December 1940 saw a further three operational sorties, a scramble on the 1st, a night flying patrol on the 12th, and patrol on the 22nd December. January 1941 saw a night flying patrol on the 4th, a sector recce on the 8th, followed by a night flying patrol that evening, this being followed by another sector recce on the 9th. February 1941 resulted in a convoy patrol on the 7th but nothing more. March 1941 saw a reconnaissance patrol on the 11th March, an air to sea rescue search on the 14th, and two convoy patrols on the 15th and 19th. During March, Keprt was then transferred to 96 Squadron, operating out of Cranage and equipped with Defiants, it being on night fighter duties, and the remainder of March saw two further operational sorties with this squadron for Keprt, flying in Defiants, both area patrols.
April 1941, saw a patrol on the 6th, another area patrol at 20,000 feet on the 8th, and an interception patrol on the 30th, with this pattern of night patrols continuing through May. June 1941 saw him commissioned and promoted to Pilot Officer (No.68138) and flying in both Defiant's and Hurricane's, the squadron being soon due to convert to Hurricane's, and this month saw the usual routine patrols at various altitudes. July 1941 saw more of the same, once again in Defiant's, and in August he only flew once flight, as on returning to base in a Defiant, the engine failed and he crash landed at Granage airfield, being injured in the crash. Keprt was taken off flying on 2nd August 1941.
Keprt was deemed fit for flying again, and was posted back to 312 Czech Squadron from May 1942 as a Flying Officer, which was then operating out of Harrowbear, Warmwell, and Redhill, and flying in Spitfires, Keprt flying in this aircraft for the first time on 26th May, he then flew his first operational flight, a convoy patrol on 6th June, followed by another the same day, and one more on the 7th June. Three more convoy patrols were flown on the 8th June, followed by a scramble on the 11th, another scramble on the 22nd, and a convoy patrol later the same day. He performed another patrol on the 23rd, a scramble to 10,000 feet later the same day, and another patrol on the 24th. July saw a convoy patrol on the 9th, two more on the 10th and 11th, a scramble on the 22nd, two more scrambles on the 23rd, another on the 24th and three more on the 26th, followed by acting as escort to a Hurricane bomber attack on a ship on the 30th, and a convoy patrol later the same day. He was involved in two air sea rescue flights on the 31st.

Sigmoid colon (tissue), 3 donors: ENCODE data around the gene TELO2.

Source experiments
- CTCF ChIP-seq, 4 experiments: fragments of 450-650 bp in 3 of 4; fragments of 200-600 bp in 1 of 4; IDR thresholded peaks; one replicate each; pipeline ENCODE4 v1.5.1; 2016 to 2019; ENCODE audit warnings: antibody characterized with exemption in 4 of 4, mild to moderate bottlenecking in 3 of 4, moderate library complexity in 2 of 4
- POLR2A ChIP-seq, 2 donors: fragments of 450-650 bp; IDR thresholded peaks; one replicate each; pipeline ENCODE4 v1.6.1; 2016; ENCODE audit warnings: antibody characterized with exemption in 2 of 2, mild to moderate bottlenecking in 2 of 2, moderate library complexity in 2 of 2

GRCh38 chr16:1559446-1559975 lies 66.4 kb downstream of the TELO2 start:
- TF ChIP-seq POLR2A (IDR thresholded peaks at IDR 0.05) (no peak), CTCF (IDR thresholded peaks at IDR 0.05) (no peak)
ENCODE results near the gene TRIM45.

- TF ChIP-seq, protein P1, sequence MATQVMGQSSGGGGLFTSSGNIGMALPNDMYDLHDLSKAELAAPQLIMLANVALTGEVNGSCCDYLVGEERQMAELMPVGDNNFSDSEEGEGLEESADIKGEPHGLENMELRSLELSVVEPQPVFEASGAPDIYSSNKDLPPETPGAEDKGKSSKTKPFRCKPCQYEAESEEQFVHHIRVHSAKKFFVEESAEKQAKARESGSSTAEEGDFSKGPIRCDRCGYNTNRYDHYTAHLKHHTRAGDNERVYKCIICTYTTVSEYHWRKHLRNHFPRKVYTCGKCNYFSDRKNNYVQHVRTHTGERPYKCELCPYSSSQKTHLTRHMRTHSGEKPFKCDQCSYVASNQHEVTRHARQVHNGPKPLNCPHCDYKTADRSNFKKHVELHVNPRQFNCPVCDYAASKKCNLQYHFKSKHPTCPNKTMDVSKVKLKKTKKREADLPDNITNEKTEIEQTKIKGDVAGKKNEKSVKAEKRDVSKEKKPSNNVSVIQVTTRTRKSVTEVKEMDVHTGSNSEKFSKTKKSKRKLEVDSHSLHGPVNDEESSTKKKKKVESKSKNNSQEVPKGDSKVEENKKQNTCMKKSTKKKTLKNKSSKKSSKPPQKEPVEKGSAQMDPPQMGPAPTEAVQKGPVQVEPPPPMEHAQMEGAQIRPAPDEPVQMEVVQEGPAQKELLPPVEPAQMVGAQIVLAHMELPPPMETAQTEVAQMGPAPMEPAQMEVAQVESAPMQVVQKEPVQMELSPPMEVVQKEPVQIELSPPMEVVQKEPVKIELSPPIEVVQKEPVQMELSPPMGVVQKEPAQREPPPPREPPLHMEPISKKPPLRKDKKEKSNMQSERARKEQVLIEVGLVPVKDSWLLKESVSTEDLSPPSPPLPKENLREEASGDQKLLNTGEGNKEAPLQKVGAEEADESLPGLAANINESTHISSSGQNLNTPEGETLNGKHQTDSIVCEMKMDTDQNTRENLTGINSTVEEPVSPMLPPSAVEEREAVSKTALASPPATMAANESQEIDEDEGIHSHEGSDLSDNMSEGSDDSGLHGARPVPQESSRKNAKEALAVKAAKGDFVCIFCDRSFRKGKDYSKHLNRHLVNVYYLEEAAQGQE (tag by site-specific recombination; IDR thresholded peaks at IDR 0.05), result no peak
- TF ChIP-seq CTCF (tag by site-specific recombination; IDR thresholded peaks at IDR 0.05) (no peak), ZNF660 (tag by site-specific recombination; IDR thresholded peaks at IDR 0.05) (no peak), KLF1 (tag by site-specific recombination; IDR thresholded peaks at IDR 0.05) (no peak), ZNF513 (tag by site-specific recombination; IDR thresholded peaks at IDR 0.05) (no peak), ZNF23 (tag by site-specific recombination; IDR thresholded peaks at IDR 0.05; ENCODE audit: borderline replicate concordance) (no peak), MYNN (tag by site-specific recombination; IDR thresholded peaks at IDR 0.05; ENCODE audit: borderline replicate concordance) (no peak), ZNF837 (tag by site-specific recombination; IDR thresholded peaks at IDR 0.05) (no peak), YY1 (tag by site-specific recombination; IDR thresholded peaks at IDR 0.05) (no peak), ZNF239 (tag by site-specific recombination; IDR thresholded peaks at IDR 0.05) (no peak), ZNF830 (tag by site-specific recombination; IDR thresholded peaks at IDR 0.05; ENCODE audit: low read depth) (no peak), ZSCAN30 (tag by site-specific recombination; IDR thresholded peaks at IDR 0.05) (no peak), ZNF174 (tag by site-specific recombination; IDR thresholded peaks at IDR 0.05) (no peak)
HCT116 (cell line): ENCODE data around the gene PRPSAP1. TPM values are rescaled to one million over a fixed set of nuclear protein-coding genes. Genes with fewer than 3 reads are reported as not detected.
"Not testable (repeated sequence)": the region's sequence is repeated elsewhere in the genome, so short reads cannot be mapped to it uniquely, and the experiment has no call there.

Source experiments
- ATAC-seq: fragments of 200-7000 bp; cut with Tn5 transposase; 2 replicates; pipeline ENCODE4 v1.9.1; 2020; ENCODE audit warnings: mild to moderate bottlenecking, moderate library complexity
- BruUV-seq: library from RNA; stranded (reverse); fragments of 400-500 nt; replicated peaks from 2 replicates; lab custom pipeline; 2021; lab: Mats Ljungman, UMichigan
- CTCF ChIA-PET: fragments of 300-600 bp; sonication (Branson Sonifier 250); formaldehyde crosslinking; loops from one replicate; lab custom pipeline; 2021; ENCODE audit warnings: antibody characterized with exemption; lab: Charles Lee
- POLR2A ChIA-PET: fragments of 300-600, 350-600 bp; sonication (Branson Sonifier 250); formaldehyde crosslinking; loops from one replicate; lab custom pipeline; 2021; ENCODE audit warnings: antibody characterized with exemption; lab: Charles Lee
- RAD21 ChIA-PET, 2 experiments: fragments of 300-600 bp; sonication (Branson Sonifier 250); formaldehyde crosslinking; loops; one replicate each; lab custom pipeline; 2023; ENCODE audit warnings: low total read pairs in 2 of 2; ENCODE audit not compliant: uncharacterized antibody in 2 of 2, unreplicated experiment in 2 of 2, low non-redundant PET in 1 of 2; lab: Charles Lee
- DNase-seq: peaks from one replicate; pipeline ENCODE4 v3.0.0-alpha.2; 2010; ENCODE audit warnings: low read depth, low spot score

In August 1942, the squadron converted to Spitfire Vc aircraft, the 3rd seeing a convoy patrol twice, he then flew as rear support to a strike on Guernsey on the 5th, followed by a provocation patrol off the french coast on 6th, a convoy patrol later the same day, and also a Hurry-bomber escort flight. On the 8th August he was involved in a convoy patrol, on the 9th a standing patrol, and on the 11th he acted as rear support, and also performed two convoy patrols. On the 14th he performed two patrols, and on the 19th he was involved flying in support of the Canadian troops during the Dieppe Raid as part of Operation Jubilee, flying two patrols over Dieppe that day, the first one resulted in him firing on a Fokker Wolf 190, and in the second he is confirmed as having shot down a Dornier 217 in a head on attack near Dieppe. On the 23rd he flew two further convoy patrols, followed by another on the 24th, another on the 26th which resulted in him be vectored off for an interception, and one more convoy patrol on the 27th.